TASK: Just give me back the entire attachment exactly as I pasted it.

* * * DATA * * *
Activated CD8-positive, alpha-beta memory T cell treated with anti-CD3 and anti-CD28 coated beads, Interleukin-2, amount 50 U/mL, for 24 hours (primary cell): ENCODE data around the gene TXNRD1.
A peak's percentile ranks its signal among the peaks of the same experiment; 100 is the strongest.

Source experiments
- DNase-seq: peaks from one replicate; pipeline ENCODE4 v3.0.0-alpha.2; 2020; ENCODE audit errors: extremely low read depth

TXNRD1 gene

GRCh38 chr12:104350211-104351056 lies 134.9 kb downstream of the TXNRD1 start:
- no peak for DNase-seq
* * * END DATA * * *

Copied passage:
Activated CD8-positive, alpha-beta memory T cell treated with anti-CD3 and anti-CD28 coated beads, Interleukin-2, amount 50 U/mL, for 24 hours (primary cell): ENCODE data around the gene TXNRD1.
A peak's percentile ranks its signal among the peaks of the same experiment; 100 is the strongest.

Source experiments
- DNase-seq: peaks from one replicate; pipeline ENCODE4 v3.0.0-alpha.2; 2020; ENCODE audit errors: extremely low read depth

TXNRD1 gene

GRCh38 chr12:104350211-104351056 lies 134.9 kb downstream of the TXNRD1 start:
- no peak for DNase-seq